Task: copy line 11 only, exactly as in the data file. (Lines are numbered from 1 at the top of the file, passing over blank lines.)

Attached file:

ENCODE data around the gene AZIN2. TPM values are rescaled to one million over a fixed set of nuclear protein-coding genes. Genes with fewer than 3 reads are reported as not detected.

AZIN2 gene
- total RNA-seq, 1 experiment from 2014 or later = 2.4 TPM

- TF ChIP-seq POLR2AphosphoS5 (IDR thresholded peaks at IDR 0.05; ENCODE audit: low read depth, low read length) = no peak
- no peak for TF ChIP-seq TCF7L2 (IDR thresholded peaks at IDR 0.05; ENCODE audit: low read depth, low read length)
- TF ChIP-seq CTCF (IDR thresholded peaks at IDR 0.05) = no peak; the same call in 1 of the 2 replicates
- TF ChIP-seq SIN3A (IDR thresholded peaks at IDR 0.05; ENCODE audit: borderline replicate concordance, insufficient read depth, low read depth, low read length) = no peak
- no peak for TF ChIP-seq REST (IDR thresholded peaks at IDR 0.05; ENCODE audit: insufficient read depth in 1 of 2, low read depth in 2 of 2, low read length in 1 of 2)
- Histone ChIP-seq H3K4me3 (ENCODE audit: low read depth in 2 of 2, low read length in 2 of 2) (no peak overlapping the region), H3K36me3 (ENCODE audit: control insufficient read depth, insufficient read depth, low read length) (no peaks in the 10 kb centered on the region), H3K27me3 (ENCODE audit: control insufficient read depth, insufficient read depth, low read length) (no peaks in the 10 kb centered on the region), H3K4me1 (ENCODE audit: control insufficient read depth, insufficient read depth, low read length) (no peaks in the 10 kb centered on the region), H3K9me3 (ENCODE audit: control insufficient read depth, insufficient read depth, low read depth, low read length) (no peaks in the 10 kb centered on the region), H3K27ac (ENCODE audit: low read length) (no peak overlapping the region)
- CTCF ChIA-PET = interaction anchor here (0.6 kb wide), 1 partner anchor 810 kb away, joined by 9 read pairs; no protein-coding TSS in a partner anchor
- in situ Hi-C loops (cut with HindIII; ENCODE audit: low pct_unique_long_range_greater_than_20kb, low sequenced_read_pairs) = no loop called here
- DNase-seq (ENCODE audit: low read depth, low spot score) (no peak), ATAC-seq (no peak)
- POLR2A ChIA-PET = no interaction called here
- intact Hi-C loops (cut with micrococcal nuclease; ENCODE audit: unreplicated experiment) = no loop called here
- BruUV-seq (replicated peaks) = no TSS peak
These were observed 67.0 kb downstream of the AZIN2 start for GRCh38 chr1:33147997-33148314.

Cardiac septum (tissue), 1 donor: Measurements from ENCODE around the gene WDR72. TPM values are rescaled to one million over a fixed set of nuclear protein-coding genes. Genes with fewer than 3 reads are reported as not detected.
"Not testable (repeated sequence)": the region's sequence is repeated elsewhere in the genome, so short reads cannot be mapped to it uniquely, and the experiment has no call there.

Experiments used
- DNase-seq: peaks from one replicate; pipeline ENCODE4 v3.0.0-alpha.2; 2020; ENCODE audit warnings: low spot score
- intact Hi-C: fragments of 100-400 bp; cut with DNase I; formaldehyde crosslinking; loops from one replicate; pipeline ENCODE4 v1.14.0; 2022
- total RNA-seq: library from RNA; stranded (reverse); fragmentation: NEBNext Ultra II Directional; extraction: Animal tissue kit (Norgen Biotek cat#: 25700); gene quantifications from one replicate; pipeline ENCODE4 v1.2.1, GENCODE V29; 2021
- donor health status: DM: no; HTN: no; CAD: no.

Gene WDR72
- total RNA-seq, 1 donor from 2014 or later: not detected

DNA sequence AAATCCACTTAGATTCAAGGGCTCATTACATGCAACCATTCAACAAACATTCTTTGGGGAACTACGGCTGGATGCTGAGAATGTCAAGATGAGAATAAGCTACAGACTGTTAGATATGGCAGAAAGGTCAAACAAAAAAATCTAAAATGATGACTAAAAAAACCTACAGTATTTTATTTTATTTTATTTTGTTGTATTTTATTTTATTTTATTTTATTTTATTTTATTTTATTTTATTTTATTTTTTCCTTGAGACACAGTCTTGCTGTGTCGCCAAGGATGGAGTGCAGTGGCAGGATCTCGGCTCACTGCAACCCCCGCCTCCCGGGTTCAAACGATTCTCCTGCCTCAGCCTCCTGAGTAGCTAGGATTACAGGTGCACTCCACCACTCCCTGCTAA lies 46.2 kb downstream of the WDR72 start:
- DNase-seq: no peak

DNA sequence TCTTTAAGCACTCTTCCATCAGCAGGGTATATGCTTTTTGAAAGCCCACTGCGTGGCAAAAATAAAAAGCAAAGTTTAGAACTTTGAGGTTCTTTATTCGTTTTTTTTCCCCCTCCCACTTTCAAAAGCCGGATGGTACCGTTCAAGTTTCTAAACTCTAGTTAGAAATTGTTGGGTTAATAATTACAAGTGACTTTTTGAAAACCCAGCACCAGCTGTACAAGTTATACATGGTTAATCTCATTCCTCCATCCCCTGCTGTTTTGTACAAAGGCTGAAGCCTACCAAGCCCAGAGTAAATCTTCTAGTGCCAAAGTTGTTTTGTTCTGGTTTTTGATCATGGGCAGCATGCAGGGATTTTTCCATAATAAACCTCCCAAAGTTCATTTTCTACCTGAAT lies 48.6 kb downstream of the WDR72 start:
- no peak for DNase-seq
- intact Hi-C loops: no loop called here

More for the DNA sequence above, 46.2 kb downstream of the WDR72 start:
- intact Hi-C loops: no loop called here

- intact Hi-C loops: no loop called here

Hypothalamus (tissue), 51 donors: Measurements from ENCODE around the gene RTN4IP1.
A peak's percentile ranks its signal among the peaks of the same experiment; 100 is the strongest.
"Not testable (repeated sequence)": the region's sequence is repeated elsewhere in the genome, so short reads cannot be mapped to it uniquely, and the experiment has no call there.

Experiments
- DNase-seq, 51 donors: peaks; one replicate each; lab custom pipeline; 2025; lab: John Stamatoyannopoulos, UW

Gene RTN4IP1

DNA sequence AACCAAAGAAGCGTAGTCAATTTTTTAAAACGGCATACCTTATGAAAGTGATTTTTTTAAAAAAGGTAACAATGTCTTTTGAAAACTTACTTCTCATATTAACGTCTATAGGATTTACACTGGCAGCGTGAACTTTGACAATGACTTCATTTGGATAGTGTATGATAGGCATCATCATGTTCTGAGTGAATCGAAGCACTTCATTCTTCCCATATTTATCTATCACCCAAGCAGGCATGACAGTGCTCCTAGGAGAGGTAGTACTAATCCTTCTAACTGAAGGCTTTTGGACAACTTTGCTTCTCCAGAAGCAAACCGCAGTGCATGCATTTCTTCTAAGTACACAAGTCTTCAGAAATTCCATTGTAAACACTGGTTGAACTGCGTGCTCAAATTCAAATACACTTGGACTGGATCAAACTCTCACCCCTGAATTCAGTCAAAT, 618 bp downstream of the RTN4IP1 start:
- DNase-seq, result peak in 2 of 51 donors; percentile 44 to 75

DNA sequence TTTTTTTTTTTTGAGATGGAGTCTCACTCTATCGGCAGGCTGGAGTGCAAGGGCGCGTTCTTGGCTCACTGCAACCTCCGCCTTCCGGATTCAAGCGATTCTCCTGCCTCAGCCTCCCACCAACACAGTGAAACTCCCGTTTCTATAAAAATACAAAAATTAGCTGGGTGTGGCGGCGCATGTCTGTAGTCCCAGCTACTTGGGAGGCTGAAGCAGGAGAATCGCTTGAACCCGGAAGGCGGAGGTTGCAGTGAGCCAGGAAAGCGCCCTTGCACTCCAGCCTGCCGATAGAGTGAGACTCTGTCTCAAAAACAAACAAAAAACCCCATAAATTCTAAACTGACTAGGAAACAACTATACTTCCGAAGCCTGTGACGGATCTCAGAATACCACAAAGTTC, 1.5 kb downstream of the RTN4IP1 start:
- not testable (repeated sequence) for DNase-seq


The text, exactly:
- in situ Hi-C loops (cut with HindIII; ENCODE audit: low pct_unique_long_range_greater_than_20kb, low sequenced_read_pairs) = no loop called here